LOS ANGELES, Dec. 9 - Facing the worst drought in a century and the prospect that climate change could yield long-term changes on the Colorado River, the lifeline for several Western states, federal officials have reached a new pact with the states on how to allocate water if the river runs short.
State and federal officials praised the agreement as a landmark akin to
the Colorado River Compact of 1922, which first outlined how much water
the seven states served by the river - California, Nevada, Arizona,
Colorado, Utah, New Mexico and Wyoming - would receive annually.
The new accord, outlined by federal officials in a telephone news
conference Friday, spells out how three downriver states - California,
Arizona and Nevada - will share the impact of water shortages. It puts
in place new measures to encourage conservation and manage the two
primary reservoirs, Lake Mead and Lake Powell, which have gone from
nearly full to just about half-empty since 1999.
The accord is expected to forestall litigation that was likely to have
arisen as fast-growing states jockey for the best way to keep the water
flowing to their residents and businesses in increasingly dry times. It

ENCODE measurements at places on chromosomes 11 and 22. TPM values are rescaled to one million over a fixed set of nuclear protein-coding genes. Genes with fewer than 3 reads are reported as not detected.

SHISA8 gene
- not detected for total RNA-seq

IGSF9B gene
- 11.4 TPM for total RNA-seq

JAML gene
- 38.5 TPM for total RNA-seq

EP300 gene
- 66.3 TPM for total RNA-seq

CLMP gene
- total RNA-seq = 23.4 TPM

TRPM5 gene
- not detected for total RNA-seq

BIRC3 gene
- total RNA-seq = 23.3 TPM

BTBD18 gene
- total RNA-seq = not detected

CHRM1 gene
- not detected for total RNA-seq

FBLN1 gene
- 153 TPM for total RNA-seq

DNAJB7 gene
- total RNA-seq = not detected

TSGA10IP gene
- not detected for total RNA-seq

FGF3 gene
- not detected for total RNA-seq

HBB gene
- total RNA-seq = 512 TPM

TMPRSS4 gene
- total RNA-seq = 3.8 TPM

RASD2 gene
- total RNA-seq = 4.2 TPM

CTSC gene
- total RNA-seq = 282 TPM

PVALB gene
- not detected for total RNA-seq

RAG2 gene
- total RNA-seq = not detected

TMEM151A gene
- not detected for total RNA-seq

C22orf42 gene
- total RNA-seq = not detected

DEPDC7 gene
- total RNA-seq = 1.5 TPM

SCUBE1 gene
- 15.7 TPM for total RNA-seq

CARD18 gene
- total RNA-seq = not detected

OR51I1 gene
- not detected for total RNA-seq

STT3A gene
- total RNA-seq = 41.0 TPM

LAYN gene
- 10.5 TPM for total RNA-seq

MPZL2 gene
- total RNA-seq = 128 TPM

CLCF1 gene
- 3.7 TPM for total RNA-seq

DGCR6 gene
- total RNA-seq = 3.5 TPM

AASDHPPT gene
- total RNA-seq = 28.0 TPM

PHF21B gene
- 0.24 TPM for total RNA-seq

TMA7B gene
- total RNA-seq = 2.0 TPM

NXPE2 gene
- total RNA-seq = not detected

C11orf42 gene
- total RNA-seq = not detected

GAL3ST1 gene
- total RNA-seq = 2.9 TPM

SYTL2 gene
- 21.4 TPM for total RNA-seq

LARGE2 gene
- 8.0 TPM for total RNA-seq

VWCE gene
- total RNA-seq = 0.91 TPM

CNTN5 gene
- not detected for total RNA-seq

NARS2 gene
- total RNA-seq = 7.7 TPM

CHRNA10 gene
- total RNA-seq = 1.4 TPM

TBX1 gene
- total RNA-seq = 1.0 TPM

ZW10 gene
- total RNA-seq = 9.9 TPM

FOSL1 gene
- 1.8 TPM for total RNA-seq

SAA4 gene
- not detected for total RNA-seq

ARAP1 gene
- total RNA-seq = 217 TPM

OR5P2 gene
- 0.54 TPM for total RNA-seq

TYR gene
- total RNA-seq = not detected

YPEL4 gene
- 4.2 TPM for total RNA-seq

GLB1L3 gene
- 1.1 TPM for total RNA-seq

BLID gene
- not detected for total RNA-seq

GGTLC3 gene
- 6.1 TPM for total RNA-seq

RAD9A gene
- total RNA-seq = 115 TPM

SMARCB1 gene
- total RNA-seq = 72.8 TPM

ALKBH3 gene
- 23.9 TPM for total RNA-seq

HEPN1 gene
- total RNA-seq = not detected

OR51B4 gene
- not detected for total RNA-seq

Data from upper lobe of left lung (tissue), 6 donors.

would be in effect through 2026 and could be revised during that time.
Some environmental groups said the pact did not go far enough to
encourage conservation and discourage growth. But federal officials
said they took the best of several proposals by the states,
environmental organizations and others and emphasized the importance of
all seven states agreeing with the result.
"I think for the first time in 85 years we are on the same page," said
Herb Guenther, the director of water resources in Arizona, which had
initially balked at some terms of the agreement and was threatening
legal action over it.
But with water levels in reservoirs dropping, a record eight-year
drought, the prospect that climate change could bring more dry spells
and new scientific analyses suggesting the West could be drier than has
been traditionally believed, the states were pushed to act.
These factors "forced the issue to the head and we decided to do something unique and different," Mr. Guenther said.
The agreement, the product of two-and-a-half years of negotiation and
study, establishes criteria for the Interior Department to declare a
shortage on the river, which would occur when the system is unable to
produce the 7.5 million acre-feet of water, enough to supply 15 million
homes for a year, that the three downriver states are entitled to.
Full Story: http://www.nytimes.com/2007/12/10/us/10water.html?_r=1&oref=login
Western States Agree to Water-Sharing Pact
By RANDAL C. ARCHIBOLD
The New York Times, December 10, 2007
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